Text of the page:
Punting Mechanics 101

Coach Greg Montgomery will be working with select athletes this summer in Grand Rapids, MI.

These instruction sessions include a full bio-mechanic evaluation, custom workout program, one on one instruction and film analysis.

Contact Greg at gmonty23@gmail.com or 616-443-5476 to discuss his availability.

Tuesday, June 18, 2013

Fast Results with the Set & Pull

      The initial training session is always the most tedious and time consuming. It ceases to amaze me when I get an athlete that has both the mental capability to digest the principles of the Set & Pull movement as well as the physical attributes to put them in motion.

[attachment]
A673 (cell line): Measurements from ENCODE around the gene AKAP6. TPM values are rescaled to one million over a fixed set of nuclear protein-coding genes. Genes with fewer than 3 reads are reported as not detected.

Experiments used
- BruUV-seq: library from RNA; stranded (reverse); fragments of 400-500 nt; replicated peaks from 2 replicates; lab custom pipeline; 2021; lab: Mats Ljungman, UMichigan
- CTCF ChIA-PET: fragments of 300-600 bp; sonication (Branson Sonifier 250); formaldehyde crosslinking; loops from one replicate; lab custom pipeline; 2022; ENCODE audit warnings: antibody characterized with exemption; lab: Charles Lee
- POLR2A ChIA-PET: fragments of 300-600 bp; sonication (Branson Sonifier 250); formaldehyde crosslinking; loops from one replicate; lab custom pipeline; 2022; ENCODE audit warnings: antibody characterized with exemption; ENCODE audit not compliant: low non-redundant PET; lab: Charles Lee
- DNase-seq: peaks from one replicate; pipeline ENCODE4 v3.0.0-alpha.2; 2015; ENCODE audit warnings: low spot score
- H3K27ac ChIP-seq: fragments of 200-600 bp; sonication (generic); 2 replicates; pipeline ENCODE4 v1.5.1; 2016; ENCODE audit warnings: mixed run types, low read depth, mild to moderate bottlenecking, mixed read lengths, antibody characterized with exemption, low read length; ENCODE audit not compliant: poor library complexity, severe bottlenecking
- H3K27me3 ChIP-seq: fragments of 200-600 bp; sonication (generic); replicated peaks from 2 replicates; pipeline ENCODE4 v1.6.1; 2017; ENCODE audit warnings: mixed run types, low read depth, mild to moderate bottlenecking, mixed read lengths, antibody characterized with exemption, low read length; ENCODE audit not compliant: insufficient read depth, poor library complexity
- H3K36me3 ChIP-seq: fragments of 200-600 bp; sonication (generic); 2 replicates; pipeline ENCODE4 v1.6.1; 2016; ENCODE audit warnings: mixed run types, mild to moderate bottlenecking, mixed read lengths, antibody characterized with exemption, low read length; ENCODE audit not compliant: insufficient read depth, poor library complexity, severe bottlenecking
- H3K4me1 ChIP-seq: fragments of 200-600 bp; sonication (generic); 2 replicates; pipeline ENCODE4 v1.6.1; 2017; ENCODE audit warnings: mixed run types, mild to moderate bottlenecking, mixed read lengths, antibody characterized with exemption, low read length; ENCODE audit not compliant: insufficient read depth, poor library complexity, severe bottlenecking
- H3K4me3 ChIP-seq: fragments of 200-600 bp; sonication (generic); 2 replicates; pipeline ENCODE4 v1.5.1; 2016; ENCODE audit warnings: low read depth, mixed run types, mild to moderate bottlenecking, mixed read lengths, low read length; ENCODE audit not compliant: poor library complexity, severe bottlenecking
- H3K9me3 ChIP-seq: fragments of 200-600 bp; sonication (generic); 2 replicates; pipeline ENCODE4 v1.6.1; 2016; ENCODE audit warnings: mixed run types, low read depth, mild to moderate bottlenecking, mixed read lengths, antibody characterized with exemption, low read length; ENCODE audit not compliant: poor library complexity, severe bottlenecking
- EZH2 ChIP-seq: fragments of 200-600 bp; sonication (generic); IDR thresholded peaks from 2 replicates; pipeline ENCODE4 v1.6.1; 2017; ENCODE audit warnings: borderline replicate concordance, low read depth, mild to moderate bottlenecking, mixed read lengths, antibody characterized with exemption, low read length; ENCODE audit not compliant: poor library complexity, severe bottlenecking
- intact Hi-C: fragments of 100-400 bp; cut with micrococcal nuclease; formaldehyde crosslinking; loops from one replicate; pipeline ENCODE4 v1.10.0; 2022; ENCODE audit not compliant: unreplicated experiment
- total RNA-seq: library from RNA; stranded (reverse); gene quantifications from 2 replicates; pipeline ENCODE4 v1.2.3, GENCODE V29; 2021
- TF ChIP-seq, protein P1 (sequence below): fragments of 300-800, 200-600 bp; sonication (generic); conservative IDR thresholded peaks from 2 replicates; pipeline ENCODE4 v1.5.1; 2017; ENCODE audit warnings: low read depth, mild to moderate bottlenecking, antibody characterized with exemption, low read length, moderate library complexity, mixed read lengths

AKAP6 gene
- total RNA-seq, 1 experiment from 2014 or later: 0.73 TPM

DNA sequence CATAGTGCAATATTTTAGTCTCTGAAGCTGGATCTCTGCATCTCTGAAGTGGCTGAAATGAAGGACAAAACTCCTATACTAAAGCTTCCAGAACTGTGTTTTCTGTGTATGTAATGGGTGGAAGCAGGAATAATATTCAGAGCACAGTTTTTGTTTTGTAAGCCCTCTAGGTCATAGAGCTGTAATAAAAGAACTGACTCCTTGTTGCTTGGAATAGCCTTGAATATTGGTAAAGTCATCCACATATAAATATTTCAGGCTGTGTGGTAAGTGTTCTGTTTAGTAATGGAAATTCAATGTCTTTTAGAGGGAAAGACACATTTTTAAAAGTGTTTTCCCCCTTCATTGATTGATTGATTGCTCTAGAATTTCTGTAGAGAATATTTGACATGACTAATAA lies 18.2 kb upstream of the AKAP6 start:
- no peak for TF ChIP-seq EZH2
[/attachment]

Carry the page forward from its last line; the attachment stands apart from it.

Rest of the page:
I recently worked with a senior high school punter from Arlington Heights, IL , Harry McCollum. Harry, who is headed to Georgetown University, brought with him all the common technical errors that most young punters make.... High drop level, long stepping pattern, bad posture, unstable hips, early release of kicking knee, unstable plant leg/knee, hitting the ball vs putting the ball in the way of a sound stroke ... the list goes on.

    After a couple hours of thorough instruction and film analysis, Harry made huge progress in preparation for the 2013 season. I showed him film of the many other NCAA and NFL punters I've worked with and explained that developing a consistent and repeatable stroke takes both time and repetition. By embracing the many drills that we do in order to ingrain the proper posture and body movements, Harry made exceptional progress. He now understands how to use the Set & Pull movement in order to maximize foot speed with minimal effort.